One million people to Mars

One of the users of Twitter asked Musk, if he thinks he could take a million people to Mars, taking into account the equivalence of years and possible trips; Musk simply answered with a “yes”.

Musk said he will need his rockets to have a large load capacity to meet the goal of building a colony on Mars or on another planet.

Calculations indicate that each ship could support more than 100 tons per flight, resulting in the need that each ship might need one megaton per year in orbit, Musk indicated.

But overcoming the difficult and long journey, and once humans reach the red planet, Musk says that the work will begin.

Musk tweeted:

There will be many jobs to do. ”

Although for now, everything is based on theories and calculations, the engineers of Spacex They must work hard in these missing decades to achieve Elon Musk’s dream goal: colonize Mars.

Source: cnet


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‘A world with two stars’: a teenager discovers an unusual planet while doing internships at NASA

A 17-year-old teenager from New York (USA) discovered a planet while searching for stars as an intern at NASA’s Goddard Space Flight Center, the space agency reported this week.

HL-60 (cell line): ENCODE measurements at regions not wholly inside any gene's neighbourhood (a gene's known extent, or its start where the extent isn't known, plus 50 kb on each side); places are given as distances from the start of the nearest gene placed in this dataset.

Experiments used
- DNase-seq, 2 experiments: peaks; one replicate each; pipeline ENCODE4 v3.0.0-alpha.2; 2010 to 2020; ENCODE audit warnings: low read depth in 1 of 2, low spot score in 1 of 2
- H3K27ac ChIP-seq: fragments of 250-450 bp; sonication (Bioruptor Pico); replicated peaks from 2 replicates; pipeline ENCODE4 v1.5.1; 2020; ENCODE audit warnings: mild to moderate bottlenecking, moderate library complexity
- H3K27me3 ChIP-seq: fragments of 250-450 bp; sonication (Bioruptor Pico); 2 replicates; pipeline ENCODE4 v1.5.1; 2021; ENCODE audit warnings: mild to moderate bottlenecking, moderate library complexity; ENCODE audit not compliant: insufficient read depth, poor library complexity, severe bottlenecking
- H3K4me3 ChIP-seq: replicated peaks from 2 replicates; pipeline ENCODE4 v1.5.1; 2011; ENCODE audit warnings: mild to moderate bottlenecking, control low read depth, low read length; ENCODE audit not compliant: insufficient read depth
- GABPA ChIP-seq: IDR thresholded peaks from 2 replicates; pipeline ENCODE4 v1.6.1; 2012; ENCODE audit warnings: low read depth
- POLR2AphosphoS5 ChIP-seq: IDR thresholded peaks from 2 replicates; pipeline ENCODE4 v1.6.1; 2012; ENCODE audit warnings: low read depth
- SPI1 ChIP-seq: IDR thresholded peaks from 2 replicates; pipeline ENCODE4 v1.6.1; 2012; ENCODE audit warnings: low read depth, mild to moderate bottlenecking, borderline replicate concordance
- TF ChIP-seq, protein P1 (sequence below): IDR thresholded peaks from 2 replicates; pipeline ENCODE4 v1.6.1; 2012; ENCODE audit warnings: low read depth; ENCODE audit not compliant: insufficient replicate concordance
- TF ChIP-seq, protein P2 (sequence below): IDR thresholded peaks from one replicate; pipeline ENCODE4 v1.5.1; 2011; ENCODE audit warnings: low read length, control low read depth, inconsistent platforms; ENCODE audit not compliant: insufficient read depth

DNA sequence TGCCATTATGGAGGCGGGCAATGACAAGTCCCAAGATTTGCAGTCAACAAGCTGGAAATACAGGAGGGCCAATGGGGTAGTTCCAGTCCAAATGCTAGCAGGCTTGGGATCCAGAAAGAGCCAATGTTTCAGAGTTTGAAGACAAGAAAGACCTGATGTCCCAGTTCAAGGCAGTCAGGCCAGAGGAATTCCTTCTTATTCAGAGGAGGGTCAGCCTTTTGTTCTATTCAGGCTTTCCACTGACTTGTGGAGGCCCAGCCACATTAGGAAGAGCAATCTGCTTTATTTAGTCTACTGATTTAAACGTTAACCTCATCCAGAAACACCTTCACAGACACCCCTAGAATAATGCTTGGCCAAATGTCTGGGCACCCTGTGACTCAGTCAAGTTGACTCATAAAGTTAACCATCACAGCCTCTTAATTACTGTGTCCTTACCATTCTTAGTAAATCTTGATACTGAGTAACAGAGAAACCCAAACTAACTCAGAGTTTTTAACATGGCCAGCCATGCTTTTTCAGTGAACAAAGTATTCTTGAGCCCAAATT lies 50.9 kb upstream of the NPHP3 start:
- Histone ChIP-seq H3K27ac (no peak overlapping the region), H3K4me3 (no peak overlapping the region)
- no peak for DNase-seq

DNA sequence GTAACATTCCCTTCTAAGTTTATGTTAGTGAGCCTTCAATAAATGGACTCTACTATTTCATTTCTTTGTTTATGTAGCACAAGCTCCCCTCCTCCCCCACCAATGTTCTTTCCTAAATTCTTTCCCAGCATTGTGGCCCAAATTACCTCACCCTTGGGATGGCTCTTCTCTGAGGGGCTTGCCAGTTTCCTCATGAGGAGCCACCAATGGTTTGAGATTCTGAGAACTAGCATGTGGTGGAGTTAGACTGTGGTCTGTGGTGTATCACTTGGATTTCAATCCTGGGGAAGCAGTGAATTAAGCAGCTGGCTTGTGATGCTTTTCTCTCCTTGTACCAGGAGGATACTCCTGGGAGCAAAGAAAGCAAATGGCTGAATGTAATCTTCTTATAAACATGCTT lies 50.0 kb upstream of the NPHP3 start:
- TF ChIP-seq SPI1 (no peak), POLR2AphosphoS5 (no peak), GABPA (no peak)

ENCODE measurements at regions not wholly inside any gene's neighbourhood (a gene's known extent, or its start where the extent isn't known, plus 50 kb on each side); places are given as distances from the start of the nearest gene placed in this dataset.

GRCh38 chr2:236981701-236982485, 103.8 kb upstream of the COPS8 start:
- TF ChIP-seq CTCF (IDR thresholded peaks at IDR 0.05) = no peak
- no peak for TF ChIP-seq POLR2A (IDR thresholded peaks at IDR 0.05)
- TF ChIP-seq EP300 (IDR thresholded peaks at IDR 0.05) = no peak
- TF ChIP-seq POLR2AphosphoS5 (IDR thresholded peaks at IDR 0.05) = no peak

Wolf Cukier, a junior in high school, had received the task of examining variations in the brightness of the stars captured by the Traffic Exoplanet Inspection Satellite (TESS). While exploring a star system located 1,300 light years from Earth, he observed what appeared to be a slight spot on one of the suns of the system called TOI 1338.

“At first I thought it was a stellar eclipse, but the timing was wrong. It turned out to be a planet, ”said Cukier.

“The planet blocked the light of those two stars, which caused a small decrease in the amount of light that reached the telescope. That was what I noticed at the beginning, ”he explained later to CBS.

Difficult to detect

Once he communicated the discovery to his mentors, they spent several weeks verifying his observation. They finally concluded that what he had discovered was a planet 6.9 times larger than ours that orbits around two stars, in what is known as a circumbinary planet.

Because these binary stars orbit each other every 15 days, it was not an easy task to distinguish the transit events from the only known planet in such a system, dubbed TOI 1338-b. Planets that orbit two stars are harder to detect than those that orbit only one.

In this case, the largest star is approximately 10% larger than our Sun, while the smallest, approximately one third of that mass, is colder and dimmer.

rt